Senior Happenings: Looking deeper behind place names

Observer columnist spurred onto new hobby by 'wild old west' town

What’s in a name? Usually a lot! I am not writing about personal names however, I am writing about names that have been given to places — mountains, lakes, villages and cities.

It will be my new hobby which I discovered just recently when writing about Truckee in California, a town roughly the same size and age as Agassiz.

When I heard the name first, I thought it had something to do with trucking, a truckers’ place, so to say, but I was wrong and here is a portion of its real history, courtesy of the Truckee-Donner Visiting Center: “The colourful history of Truckee dates back to the year 1844, when the Murphy-Stephens-Townsend Party was migrating west, trying to cross the Sierra mountains before winter set in. A friendly Paiute Indian offered his assistance in guiding the party to California. The Indian’s name sounded like “Tro-kay” to the white men, who dubbed him “Truckee.” Truckee became a favorite of the white settlers after they found his intentions to be honest and true. In fact, Truckee was an Indian Chief and the father of Winnemucea. The party reached the lower crossing of a river near what is now Wadsworth and named it “Truckee River”. Also a lake was called after him in 1846, when the ill-fated Donner Party camped there.”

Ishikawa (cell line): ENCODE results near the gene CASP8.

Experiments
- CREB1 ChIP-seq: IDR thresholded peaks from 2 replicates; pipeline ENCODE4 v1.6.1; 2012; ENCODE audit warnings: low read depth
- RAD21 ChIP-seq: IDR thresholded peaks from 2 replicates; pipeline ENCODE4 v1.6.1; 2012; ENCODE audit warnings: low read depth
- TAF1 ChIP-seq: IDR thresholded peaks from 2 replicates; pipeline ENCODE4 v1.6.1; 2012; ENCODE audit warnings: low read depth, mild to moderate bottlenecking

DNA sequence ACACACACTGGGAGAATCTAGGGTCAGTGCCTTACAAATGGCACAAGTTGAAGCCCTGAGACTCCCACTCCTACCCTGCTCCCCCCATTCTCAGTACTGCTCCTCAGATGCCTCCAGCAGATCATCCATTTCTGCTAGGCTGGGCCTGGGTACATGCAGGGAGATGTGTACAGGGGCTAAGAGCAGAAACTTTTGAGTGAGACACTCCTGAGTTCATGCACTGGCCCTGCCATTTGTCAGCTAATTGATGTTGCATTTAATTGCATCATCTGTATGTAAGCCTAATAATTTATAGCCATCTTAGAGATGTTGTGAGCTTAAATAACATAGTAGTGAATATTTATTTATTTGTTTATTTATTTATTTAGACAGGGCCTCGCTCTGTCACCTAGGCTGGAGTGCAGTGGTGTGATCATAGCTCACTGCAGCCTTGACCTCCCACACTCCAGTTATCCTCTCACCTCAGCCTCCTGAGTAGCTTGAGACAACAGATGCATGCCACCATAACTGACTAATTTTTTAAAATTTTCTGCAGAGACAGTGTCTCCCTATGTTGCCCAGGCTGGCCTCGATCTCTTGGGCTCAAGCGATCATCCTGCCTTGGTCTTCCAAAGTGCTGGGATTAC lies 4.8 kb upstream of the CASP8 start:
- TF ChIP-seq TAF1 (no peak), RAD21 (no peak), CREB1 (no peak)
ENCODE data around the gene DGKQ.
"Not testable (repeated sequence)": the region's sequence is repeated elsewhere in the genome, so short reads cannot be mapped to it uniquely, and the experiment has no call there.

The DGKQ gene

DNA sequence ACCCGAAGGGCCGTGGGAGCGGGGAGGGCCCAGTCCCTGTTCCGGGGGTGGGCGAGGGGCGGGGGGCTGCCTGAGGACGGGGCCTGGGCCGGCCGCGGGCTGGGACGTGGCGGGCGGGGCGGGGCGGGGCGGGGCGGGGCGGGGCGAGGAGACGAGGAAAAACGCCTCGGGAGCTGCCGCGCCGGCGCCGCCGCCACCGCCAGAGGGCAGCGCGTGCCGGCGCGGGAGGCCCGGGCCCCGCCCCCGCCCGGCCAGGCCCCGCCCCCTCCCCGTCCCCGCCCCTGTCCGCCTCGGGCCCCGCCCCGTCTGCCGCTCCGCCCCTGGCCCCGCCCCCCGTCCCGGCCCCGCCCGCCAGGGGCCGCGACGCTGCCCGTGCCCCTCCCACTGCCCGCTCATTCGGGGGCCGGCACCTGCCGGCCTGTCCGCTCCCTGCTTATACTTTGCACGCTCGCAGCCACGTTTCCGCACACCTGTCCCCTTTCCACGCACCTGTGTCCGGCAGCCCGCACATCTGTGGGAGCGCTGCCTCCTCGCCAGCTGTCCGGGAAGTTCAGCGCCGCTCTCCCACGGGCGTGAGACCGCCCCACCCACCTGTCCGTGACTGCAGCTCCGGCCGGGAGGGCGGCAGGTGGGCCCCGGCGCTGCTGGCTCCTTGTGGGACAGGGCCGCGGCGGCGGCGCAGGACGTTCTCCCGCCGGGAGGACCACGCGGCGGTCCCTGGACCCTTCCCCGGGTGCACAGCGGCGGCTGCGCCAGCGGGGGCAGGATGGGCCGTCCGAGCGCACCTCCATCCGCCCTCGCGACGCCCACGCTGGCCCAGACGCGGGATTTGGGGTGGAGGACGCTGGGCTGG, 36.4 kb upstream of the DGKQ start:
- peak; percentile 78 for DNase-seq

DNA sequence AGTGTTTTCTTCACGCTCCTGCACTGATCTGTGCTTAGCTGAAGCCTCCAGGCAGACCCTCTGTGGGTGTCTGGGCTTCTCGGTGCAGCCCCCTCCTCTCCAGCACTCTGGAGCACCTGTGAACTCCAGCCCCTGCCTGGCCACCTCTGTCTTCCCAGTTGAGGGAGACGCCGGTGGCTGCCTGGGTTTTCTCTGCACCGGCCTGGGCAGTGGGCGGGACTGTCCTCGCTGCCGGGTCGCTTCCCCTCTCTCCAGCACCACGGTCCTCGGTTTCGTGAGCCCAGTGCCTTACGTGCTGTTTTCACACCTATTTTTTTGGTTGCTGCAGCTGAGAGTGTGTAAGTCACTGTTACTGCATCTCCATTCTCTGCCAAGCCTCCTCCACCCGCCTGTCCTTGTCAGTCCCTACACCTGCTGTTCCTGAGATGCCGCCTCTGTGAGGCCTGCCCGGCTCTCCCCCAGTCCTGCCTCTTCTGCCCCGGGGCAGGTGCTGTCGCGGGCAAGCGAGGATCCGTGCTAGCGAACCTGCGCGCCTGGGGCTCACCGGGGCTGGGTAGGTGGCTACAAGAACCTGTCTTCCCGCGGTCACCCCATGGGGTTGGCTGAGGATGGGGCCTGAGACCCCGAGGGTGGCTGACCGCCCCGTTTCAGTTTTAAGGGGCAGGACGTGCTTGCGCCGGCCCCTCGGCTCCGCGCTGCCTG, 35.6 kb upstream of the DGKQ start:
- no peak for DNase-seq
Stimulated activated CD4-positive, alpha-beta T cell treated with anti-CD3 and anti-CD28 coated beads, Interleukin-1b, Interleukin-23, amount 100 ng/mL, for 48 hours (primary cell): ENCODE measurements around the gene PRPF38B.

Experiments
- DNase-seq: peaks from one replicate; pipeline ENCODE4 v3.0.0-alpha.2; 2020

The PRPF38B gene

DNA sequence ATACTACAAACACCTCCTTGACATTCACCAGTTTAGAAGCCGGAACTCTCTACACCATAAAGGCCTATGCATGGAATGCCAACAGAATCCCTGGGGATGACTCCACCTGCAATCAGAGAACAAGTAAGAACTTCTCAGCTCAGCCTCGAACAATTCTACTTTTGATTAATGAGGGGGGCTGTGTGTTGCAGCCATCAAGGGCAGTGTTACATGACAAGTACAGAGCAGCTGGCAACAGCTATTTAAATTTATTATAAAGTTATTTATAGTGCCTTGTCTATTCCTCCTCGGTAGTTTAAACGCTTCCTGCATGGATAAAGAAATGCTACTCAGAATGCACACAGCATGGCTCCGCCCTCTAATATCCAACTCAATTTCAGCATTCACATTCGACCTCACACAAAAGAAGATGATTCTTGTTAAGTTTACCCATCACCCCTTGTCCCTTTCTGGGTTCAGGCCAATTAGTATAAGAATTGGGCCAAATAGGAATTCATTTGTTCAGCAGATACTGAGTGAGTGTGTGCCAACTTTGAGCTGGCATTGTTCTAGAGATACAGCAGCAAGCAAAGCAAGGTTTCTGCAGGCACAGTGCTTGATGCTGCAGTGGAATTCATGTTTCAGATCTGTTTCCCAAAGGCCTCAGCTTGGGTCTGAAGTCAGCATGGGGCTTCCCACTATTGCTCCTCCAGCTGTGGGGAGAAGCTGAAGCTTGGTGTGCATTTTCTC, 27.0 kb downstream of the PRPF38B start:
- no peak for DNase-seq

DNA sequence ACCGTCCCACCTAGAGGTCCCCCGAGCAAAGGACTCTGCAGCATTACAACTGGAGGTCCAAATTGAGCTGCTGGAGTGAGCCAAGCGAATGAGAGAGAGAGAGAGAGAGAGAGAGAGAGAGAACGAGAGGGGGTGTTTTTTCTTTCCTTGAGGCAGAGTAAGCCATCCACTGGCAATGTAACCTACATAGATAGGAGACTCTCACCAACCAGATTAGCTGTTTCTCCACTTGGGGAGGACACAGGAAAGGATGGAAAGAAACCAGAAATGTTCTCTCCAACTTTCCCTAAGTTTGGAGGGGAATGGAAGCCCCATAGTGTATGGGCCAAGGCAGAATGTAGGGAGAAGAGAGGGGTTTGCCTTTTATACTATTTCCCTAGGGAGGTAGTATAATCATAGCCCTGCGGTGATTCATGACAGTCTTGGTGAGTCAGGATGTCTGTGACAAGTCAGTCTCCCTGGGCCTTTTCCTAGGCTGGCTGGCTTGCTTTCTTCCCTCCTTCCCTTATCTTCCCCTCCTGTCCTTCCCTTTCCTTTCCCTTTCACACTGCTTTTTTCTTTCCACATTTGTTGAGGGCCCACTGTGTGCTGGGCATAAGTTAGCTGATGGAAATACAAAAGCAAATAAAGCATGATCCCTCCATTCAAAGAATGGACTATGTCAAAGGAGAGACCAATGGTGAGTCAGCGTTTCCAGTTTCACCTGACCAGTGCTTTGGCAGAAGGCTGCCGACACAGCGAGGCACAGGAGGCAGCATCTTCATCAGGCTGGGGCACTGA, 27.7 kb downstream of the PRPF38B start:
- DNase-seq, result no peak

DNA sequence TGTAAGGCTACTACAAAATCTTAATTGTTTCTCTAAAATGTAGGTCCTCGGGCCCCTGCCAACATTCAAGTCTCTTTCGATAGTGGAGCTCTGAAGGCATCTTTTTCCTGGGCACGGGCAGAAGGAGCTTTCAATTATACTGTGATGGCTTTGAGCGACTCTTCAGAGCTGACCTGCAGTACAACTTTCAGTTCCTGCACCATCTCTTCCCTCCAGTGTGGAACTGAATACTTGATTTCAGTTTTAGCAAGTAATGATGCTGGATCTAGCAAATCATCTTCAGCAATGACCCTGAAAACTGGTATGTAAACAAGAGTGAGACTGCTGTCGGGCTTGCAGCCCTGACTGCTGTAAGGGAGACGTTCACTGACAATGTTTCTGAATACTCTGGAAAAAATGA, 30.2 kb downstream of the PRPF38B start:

I will spare you the gruesome story of the Donner Party and go straight to the late 1800s, “when the town of Truckee gained a reputation as a wild old west town, with plenty of saloons and a red light district.”

After the 1920s Truckee began a 40 year period of little development. But finally, in 1960, The Winter Olympics were held 10 miles to the south at Squaw Valley, putting the Truckee-Tahoe area on the map as a major destination resort for year-round recreation.

The name of our own, still relatively-small village, Harrison Hot Springs will, I am sure, be in the future as known and inspiring as Truckee is now. We, too, have a very colourful history with a magnitude of colourful people!

Luckily, one of our longtime contemporaries, John Green — author, journalist and politician — to name only a few of his many talents, lives among us.  He covered our own colourful story in great detail and accuracy. His book, A History of Harrison Hot Springs, is available at the Agassiz Museum and it makes fascinating reading.

To me, Harrison Hot Springs has always been a place not only of great beauty and the Hot Springs, but also a place of heightened perception. Perhaps it has something to do with the lake, large and deep, home of ancient sturgeons.  Sometimes the lake looks green, at other times blue or, on a stormy day, almost black. Or is it the mountains, foothills of the mighty Cascades? Mostly undeveloped as the area still is, it is a photographer’s paradise and no wonder that one gets the feeling of being in a very special place.  Or, as someone who had just retired and moved here said at one time to my husband:  “I think I died in my sleep and then awoke in paradise!”

Sometimes you have to go away and come back to fully appreciate what you have!  I think this will be a fascinating hobby!

Note:  While the Village of Harrison Hot Springs celebrated its 50th birthday in1999, the community is more than twice as old but was only incorporated in 1949.

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